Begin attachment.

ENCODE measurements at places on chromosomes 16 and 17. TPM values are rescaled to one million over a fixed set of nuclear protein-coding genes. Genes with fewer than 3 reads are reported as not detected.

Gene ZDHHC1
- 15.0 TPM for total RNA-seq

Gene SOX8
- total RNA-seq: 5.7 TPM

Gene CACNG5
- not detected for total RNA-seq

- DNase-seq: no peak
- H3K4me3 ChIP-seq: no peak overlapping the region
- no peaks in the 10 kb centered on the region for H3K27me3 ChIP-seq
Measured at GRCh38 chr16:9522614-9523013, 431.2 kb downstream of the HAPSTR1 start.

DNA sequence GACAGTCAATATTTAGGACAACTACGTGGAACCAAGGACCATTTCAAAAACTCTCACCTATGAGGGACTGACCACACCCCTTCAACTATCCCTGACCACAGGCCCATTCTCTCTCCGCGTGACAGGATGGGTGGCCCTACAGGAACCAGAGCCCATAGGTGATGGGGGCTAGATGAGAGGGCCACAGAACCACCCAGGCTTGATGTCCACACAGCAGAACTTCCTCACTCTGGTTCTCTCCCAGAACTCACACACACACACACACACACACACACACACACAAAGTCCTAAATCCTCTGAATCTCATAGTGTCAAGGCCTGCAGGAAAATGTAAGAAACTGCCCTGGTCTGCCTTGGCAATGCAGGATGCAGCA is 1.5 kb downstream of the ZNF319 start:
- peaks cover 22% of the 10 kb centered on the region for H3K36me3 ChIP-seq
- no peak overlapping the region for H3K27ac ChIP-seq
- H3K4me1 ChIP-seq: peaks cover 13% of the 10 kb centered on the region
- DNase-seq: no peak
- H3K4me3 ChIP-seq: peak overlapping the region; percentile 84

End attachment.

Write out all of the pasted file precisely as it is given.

ENCODE measurements at places on chromosomes 16 and 17. TPM values are rescaled to one million over a fixed set of nuclear protein-coding genes. Genes with fewer than 3 reads are reported as not detected.

Gene ZDHHC1
- 15.0 TPM for total RNA-seq

Gene SOX8
- total RNA-seq: 5.7 TPM

Gene CACNG5
- not detected for total RNA-seq

- DNase-seq: no peak
- H3K4me3 ChIP-seq: no peak overlapping the region
- no peaks in the 10 kb centered on the region for H3K27me3 ChIP-seq
Measured at GRCh38 chr16:9522614-9523013, 431.2 kb downstream of the HAPSTR1 start.

DNA sequence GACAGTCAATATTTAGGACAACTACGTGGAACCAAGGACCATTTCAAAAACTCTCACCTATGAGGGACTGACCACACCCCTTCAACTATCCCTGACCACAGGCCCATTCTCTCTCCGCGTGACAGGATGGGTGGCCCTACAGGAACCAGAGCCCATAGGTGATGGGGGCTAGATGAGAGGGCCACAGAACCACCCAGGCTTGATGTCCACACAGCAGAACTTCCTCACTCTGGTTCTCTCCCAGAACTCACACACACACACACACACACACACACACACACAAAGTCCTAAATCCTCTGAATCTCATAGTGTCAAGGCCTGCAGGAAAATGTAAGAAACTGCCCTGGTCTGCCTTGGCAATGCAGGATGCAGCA is 1.5 kb downstream of the ZNF319 start:
- peaks cover 22% of the 10 kb centered on the region for H3K36me3 ChIP-seq
- no peak overlapping the region for H3K27ac ChIP-seq
- H3K4me1 ChIP-seq: peaks cover 13% of the 10 kb centered on the region
- DNase-seq: no peak
- H3K4me3 ChIP-seq: peak overlapping the region; percentile 84